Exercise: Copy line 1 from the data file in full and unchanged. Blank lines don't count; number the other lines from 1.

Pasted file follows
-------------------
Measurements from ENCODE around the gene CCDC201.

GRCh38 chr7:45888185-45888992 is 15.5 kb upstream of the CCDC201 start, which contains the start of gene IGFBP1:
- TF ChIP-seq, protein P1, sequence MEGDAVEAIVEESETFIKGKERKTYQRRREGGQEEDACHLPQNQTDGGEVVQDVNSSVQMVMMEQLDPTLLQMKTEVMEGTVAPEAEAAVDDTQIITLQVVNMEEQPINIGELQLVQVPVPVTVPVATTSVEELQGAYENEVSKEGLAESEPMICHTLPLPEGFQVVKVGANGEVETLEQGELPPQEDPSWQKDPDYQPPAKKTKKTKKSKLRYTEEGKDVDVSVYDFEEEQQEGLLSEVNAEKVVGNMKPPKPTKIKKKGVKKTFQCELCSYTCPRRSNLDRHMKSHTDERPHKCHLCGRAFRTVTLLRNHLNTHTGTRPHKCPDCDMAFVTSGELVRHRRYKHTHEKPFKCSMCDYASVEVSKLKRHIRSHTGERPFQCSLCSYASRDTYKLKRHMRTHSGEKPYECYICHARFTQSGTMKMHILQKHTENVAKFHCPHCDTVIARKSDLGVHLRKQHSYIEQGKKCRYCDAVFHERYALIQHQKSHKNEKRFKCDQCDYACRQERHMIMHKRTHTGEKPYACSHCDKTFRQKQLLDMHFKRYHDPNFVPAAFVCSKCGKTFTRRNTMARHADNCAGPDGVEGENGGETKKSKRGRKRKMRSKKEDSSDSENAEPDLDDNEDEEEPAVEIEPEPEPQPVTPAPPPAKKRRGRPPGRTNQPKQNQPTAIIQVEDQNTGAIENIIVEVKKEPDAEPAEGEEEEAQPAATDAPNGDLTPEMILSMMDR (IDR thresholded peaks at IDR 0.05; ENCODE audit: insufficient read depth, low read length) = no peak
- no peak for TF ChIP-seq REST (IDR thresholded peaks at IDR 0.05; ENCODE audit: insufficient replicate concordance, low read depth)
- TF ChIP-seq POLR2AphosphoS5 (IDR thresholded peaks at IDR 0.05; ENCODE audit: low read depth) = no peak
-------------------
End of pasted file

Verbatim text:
Measurements from ENCODE around the gene CCDC201.